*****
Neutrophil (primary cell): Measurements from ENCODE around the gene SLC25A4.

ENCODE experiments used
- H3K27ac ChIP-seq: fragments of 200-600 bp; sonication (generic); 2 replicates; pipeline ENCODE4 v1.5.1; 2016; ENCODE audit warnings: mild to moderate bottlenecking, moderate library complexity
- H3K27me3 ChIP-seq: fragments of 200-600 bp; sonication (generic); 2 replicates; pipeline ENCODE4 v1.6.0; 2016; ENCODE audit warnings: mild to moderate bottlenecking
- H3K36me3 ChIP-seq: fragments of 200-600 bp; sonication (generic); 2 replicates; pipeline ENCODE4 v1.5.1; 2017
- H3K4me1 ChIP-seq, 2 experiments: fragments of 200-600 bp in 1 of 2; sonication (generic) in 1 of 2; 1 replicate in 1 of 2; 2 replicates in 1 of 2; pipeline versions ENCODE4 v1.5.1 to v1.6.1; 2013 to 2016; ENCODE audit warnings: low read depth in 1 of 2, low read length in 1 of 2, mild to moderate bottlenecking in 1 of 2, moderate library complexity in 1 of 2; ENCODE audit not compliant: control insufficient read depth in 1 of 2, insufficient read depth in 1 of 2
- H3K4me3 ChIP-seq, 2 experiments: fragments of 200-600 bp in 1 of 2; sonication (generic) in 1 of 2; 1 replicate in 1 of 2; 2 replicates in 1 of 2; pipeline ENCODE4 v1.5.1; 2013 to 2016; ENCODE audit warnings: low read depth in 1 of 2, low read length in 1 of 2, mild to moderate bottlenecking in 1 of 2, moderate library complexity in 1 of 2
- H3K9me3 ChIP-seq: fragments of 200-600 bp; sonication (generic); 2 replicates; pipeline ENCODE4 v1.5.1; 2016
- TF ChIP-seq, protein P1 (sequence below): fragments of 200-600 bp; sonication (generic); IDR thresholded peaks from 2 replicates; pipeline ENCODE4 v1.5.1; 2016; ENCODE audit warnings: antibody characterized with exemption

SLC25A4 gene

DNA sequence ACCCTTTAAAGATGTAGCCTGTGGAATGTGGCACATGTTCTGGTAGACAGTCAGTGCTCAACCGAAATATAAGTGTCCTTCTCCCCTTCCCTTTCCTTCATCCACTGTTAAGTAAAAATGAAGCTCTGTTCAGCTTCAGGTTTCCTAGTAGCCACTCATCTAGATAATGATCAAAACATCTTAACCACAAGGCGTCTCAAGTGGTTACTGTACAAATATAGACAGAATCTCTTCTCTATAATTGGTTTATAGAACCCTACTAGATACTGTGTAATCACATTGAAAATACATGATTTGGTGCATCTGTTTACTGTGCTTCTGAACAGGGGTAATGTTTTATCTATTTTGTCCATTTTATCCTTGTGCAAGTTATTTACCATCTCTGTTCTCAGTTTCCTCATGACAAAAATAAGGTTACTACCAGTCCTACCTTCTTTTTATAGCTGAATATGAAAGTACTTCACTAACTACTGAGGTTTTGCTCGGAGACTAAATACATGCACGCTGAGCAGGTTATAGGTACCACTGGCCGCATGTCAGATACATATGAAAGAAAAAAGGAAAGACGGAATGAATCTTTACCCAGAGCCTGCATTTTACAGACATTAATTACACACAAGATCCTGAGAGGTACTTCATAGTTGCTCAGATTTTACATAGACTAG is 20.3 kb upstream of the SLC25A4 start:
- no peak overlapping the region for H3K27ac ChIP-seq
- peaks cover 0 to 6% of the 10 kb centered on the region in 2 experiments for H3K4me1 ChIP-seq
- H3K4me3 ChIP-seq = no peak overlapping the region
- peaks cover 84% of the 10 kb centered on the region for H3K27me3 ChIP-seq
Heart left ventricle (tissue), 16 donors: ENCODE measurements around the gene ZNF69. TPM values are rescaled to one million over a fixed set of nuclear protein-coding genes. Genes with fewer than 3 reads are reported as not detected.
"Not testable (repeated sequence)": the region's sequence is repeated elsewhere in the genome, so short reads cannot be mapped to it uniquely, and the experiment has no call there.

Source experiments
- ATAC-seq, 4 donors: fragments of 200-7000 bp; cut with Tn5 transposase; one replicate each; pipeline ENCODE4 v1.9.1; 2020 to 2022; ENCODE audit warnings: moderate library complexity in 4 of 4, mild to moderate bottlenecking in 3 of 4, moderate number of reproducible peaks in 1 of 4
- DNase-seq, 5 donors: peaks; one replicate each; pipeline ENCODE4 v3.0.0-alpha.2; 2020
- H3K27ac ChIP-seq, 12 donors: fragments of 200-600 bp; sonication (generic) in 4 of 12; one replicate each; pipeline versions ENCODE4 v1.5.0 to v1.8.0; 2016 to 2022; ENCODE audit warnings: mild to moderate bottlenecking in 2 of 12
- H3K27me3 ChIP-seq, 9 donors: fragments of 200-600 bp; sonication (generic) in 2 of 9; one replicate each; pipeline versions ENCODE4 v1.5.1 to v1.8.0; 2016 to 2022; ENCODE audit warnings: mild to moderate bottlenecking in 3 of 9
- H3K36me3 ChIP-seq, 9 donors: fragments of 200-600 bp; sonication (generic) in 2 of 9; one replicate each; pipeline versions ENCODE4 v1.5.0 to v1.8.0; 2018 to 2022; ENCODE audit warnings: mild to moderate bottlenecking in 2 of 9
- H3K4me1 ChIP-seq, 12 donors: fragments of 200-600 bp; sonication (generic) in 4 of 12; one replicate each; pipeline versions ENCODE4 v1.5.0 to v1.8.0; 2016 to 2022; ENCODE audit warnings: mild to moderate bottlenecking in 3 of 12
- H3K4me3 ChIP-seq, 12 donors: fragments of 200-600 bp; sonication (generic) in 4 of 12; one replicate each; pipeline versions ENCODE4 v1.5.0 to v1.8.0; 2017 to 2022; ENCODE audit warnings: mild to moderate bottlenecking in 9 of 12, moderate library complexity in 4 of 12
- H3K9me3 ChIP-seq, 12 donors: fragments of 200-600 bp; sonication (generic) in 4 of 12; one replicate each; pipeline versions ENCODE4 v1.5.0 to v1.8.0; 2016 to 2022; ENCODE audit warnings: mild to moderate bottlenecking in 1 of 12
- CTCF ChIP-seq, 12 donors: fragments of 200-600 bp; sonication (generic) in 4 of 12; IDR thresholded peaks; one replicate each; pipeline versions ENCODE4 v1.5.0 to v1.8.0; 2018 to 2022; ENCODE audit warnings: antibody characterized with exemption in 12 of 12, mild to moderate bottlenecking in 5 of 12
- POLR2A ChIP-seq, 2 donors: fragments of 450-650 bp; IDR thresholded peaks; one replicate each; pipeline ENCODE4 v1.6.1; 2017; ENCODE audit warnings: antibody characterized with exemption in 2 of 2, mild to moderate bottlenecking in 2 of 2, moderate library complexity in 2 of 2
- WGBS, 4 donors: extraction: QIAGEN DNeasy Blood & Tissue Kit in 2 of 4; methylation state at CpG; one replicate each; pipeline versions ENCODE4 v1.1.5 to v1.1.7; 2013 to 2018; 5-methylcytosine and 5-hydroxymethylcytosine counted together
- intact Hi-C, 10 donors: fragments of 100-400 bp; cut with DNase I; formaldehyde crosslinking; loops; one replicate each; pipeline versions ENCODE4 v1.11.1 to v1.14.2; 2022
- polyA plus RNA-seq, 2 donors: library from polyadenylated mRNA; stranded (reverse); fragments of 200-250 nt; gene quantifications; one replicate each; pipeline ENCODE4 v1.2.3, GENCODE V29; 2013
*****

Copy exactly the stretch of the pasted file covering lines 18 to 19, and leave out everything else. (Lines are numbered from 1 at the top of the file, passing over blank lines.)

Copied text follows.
Source experiments
- ATAC-seq, 4 donors: fragments of 200-7000 bp; cut with Tn5 transposase; one replicate each; pipeline ENCODE4 v1.9.1; 2020 to 2022; ENCODE audit warnings: moderate library complexity in 4 of 4, mild to moderate bottlenecking in 3 of 4, moderate number of reproducible peaks in 1 of 4